Blue Core Research's "NO BULL" buyers guide to Database Auditing products - Part 14: Oracle and MS SQL ServerSubmitted by tduong on Fri, 2010-10-29 00:59
Most companies have more than one database vendor. Oracle, SQL Server, DB2, MySQL and Sybase are all common depending on the company, and some use less common databases such as TeraData. There are, however, some important questions to ask before you dive into your cross platform heterogeneous requirements:
* Which databases do you actually need to audit? Is all your SOX, PCI, HIPAA or other sensitive data scattered across all these databases, or is your SQL Server just used for small home-grown apps that do not have any auditing requirements?
* Do you have the same DBA or team managing all these databases, or are they different teams that will end up managing auditing solutions independently? In the later case you are better off choosing the best solution for each database rather than mandating a single solution no one is too happy with.
Part of my job is teaching for Oracle University, and I'm often asked about OCP exam technique. Here are a few hints. The OCM exam is very different, and the confidentiality rules forbid me from discussing it, so please don't ask.
This note is an attempt to summarize some of the 11gR2 facilities that allow for greater virtualization of resources, reducing reliance on networking facilities supplied by the operating system. All corrections welcome.
One common problem: You are allocated to a new project and find that nothing is documented.
By running this script, you get four important points of information: Tablespace status, installed products and its versions, oracle parameters different to default and status of tables:
SET LINESIZE 1000
SET PAGESIZE 1000
prompt You can leave this script copied at $ORACLE_HOME\rdbms\admin\
prompt - Remember to use also statspack o bstats depending on the Oracle version
prompt - Review alert.log
prompt TABLESPACE STATUS
Select t.tablespace_name "Table
Installing Oracle 11g 64 bit on Windows Server 2008
When installing Oracle 188.8.131.52 on Windows Server 2008 64 bit, the installer gave a an error saying the Operating System ( OS ) was not supporting. In looking at the install log on c:\program files\oracle, I noticed the installer thinks the OS is windows vista.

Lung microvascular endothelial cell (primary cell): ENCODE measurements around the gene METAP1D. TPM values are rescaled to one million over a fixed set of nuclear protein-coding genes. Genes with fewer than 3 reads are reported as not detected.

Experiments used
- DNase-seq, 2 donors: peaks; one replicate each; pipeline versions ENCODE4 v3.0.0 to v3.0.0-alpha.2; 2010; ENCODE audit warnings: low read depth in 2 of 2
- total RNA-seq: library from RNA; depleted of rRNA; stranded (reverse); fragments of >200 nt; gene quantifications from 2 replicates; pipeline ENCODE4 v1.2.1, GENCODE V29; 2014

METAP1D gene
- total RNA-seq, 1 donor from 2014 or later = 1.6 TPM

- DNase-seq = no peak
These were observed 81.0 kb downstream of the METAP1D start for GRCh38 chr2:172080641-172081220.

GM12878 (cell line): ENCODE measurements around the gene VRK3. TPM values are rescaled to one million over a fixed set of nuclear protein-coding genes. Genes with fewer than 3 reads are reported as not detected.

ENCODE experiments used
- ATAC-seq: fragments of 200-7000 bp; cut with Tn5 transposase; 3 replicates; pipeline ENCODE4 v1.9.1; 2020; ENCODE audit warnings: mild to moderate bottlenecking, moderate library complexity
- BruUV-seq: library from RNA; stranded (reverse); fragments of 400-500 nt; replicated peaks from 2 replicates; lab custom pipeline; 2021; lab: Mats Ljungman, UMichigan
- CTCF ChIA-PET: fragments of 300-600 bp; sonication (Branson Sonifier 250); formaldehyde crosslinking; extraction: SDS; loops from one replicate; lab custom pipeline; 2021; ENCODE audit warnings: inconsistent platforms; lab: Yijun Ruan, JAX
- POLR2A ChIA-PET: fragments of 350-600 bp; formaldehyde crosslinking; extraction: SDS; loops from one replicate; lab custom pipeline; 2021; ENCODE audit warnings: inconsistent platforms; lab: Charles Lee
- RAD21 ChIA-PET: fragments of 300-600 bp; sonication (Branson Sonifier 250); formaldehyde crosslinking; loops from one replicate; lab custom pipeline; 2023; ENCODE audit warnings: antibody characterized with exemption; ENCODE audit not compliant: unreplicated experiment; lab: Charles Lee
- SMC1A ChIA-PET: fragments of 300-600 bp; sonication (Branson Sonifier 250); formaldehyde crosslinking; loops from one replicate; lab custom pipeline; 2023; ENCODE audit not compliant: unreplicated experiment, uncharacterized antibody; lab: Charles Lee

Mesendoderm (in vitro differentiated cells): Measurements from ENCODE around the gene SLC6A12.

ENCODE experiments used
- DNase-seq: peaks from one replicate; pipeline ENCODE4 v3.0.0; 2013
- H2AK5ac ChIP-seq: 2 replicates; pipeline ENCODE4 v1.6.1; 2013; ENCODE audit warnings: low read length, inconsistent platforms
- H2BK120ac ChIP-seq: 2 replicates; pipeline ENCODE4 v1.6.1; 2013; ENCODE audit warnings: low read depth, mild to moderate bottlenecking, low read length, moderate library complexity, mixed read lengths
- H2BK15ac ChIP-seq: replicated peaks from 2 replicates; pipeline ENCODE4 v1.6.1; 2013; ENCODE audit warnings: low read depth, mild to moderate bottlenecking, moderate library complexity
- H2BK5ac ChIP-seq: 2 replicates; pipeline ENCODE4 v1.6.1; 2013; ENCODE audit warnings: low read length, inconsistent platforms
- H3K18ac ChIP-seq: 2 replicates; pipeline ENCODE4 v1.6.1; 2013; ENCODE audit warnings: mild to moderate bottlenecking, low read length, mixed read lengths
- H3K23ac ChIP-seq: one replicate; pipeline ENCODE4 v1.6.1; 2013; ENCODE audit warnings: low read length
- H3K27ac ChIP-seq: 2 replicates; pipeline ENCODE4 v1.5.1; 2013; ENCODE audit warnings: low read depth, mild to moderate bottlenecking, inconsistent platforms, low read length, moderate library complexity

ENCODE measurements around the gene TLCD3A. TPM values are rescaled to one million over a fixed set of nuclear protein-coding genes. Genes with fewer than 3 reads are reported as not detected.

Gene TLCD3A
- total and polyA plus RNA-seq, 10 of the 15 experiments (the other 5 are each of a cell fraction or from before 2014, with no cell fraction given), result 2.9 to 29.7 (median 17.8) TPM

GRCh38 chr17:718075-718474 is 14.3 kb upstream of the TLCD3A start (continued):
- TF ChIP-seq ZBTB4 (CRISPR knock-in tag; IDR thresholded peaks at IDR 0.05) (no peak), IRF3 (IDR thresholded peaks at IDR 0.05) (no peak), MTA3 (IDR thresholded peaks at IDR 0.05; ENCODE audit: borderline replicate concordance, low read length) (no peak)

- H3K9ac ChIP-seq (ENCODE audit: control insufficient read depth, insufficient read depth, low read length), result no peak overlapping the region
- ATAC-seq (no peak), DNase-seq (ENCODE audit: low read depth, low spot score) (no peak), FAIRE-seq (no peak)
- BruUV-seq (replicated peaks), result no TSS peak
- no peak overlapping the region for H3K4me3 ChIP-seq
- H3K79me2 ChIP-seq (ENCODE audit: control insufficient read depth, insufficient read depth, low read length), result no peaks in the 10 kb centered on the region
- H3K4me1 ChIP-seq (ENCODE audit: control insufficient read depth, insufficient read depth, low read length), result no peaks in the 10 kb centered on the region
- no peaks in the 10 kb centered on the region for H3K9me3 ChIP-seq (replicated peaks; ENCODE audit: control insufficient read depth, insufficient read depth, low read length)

To work around this error, I selected the check box for user verified and continued with the install.
Use the SQL Tuning Advisor for tuning SQL statements. Typically, you can run this advisor in response to an ADDM performance finding that recommends its use.
Additionally, you can run the SQL Tuning Advisor on the most resource-intensive SQL statements, referred to as top SQL, from the cursor cache or the AWR, as well as on a user-defined SQL workload.
To run the SQL Tuning Advisor do the following:
Here I present a simple query to use when we want to move the tables and indexes of several users at once.
To make it one by one:
ALTER TABLE xxxxxx MOVE TABLESPACE TEST; ALTER INDEX xxxxxx REBUILD TABLESPACE TEST;
To move data from multiple owners.
It is an English word that sounds very funny in Spanish, almost unreal.
Well, just wanted to brand the blog with a first entry to introduce myself.
I work as an Oracle and SQL Server DBA (mixed profile, they call it -
concerns twice for the same pay, on me).
Here I will write "how to" articles as they emerge in my day to day.
If you can read Spanish, check out the blog I maintain for a little more time http://blog.davidlozanolucas.com/.
Here is a script to start/stop Oracle databases running in Unix:
During a quite evening of my last on-call bout I was alerted from our monitors that the UNDO tablespace was running out of free space. Thought of adding of a new data file and be done with it; When I checked the current allocation for this tablespace it was already at 40G - couldn't believe what I was seeing. The undo_retention was set to 7200 and max query length in v$undostat was not that high. One column that did caught my eye was the tuned_undoretention, its value was way very high.
Checks to be performed at the machine level (note the example is Red Hat Linux)
run queue should be ideally not more than the number of CPU’s on the machine
At the maximum it should never be more than twice the number of CPU’s.
This is denoted by the column ‘r’ in the vmstat output shown below
vmstat – 5
procs memory swap io system cpu
r b swpd free buff cache si so bi bo in cs us sy id wa
4 1 488700 245704 178276 12513572 0 1 10 17 48 1365 40 12 43 5